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Precision to decision: Minister announces Government funds for data R&D (1 July 2016)

A unique project to capitalise on the big data opportunities for Australian agriculture and to transition a range of agricultural industries from precision to decision agriculture has been announced by the Deputy Prime Minister and Minister for Agriculture and Water Resources, the Hon. Barnaby Joyce.

This is one of nine successful projects announced by the Minister under round two of the Rural R&D for Profit programme on Friday 1 July.

The project, Accelerating precision agriculture to decision agriculture, is a partnership between 13 of Australia’s 15 rural research and development corporations (RDCs), led by CRDC and including MLA, Dairy Australia, GRDC, SRA, RIRDC, AWI, HIA, APL, Wine Australia, FWPA, AMPC and FRDC, plus other research partners.

The collaborative project will design a solution for the use of big data in agriculture – increasing the profitability of producers, providing clarity about data ownership and access rights, and improving farming strategies. The project will also increase the adoption of new technologies by farmers and professionals to improve farm profits.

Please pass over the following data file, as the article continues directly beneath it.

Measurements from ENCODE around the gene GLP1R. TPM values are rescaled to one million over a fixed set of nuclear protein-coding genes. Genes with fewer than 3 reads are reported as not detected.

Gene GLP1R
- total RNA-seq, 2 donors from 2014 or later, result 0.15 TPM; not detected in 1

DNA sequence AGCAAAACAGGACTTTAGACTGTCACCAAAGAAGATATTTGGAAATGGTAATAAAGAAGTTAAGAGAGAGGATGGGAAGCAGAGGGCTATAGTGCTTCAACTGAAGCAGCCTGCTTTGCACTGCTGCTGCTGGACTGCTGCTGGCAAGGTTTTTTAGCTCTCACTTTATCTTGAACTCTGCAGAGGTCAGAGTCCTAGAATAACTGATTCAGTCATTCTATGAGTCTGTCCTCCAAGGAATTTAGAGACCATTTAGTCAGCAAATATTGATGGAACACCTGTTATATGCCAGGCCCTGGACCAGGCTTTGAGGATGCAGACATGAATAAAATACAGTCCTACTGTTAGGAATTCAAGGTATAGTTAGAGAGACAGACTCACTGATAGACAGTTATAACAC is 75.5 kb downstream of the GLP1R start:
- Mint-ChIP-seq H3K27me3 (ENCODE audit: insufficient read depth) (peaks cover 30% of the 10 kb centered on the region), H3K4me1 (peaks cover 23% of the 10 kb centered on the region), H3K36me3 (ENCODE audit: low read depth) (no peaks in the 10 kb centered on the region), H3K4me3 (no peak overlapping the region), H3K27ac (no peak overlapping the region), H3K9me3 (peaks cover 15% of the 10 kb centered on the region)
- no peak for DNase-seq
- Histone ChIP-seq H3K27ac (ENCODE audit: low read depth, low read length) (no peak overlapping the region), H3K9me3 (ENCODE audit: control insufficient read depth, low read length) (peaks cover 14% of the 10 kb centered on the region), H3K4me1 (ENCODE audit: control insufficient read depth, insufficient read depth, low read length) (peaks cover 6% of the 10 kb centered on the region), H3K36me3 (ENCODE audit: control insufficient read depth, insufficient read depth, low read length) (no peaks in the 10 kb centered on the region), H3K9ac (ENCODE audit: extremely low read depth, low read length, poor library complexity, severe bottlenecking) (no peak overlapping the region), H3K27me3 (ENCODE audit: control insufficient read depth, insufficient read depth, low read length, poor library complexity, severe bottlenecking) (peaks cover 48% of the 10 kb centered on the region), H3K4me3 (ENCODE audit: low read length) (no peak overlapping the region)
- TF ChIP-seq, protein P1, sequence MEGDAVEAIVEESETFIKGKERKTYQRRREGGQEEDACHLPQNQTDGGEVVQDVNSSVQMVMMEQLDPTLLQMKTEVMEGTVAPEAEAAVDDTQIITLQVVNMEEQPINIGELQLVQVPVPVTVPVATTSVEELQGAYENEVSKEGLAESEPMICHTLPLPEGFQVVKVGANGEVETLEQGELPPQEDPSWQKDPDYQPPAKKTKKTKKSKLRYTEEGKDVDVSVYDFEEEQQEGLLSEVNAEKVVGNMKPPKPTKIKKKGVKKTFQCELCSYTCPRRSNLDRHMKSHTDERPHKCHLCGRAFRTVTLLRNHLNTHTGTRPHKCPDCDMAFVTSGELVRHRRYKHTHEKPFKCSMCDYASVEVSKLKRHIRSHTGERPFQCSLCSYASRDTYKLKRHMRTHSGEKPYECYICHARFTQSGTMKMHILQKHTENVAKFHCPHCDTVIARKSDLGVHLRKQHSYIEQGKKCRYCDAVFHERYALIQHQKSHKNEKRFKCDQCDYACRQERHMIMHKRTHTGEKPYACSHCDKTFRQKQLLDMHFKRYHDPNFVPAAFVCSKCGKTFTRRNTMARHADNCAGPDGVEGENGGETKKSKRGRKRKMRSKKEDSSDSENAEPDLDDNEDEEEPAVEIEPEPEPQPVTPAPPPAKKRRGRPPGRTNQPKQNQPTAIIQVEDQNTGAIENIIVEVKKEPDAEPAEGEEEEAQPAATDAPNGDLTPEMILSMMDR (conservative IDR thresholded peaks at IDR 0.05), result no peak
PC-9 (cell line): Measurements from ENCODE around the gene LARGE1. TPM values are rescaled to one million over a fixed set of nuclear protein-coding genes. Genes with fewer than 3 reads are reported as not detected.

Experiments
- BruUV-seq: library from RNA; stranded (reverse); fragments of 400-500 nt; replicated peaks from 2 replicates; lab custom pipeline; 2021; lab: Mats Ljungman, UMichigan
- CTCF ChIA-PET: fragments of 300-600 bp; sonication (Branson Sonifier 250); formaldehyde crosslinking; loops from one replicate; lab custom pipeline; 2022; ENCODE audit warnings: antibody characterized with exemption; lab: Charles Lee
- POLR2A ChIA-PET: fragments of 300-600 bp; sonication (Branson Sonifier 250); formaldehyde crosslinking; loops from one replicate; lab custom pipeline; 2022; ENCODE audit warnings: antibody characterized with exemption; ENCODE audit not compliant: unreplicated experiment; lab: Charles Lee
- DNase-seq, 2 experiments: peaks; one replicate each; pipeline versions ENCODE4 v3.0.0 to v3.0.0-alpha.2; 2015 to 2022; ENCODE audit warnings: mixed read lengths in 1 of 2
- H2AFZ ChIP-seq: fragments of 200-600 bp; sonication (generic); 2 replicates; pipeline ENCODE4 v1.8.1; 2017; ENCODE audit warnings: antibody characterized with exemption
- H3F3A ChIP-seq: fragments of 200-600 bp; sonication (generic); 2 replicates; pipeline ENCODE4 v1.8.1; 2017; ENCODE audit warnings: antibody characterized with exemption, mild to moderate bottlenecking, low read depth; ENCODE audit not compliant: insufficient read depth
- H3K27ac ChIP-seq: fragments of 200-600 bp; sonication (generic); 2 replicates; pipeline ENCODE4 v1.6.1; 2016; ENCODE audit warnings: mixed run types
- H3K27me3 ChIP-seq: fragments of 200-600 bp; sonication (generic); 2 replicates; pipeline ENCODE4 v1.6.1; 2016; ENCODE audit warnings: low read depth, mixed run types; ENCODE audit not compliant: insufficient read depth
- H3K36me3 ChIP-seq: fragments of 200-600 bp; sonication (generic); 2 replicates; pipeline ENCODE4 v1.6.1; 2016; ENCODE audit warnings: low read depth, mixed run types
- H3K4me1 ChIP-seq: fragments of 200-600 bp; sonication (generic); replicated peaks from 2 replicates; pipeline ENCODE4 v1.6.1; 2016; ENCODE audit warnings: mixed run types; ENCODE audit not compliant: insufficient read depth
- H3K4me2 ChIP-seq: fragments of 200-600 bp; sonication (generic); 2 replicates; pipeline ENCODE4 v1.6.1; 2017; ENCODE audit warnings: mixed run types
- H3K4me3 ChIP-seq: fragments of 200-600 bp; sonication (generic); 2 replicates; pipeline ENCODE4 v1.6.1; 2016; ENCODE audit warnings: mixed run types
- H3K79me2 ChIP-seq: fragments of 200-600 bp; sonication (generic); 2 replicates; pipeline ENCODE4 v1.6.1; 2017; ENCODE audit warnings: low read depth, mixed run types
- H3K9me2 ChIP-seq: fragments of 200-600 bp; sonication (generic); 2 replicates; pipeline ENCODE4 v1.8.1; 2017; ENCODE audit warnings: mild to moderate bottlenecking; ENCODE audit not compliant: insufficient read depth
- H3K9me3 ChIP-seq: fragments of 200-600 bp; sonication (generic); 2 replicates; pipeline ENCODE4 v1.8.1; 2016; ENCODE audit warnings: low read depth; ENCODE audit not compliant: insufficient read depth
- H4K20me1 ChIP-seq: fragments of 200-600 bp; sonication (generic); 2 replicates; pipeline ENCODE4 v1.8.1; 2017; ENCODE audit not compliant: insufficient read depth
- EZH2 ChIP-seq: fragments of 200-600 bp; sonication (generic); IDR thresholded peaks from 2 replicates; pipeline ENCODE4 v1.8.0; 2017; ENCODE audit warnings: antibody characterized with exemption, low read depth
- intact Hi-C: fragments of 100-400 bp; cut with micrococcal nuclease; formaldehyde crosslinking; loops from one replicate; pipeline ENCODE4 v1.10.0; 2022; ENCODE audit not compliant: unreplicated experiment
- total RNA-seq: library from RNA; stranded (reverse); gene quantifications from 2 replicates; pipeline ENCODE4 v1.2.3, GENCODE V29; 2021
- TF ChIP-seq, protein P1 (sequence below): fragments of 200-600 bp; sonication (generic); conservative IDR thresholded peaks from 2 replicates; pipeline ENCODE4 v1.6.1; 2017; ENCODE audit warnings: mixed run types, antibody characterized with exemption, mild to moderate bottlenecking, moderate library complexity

CRDC Executive Director Bruce Finney welcomed the announcement, which will see up to $1.4 million directed from the Rural R&D for Profit programme to this project. 

“The application of digital technologies is one of the greatest opportunities for transformational change within Australian agriculture, both in terms of productivity growth and farm profitability,” said Bruce.

“A lack of producer control and the under-utilisation of more accurate information to make decisions puts Australian agriculture at a global disadvantage. In the USA, the corn industry has already shown that the use of big data to make more effective decisions on-farm has delivered a five to fifteen percent productivity gain.         

“The world is currently experiencing rapid technological and scientific development – and this also applies to the agricultural sector. Sensors, robotics, digitisation, big data and genetic engineering herald the transition of precision agriculture to decision agriculture by using data to inform decisions.

“The opportunity across all agricultural industries cannot be overstated, and we cannot afford to be left behind. So, in this innovative project, we’re collaborating to find practical solutions to the issues raised by the concept of big data,” Bruce said. 

The Accelerating precision agriculture to decision agriculture project will run until May 2018.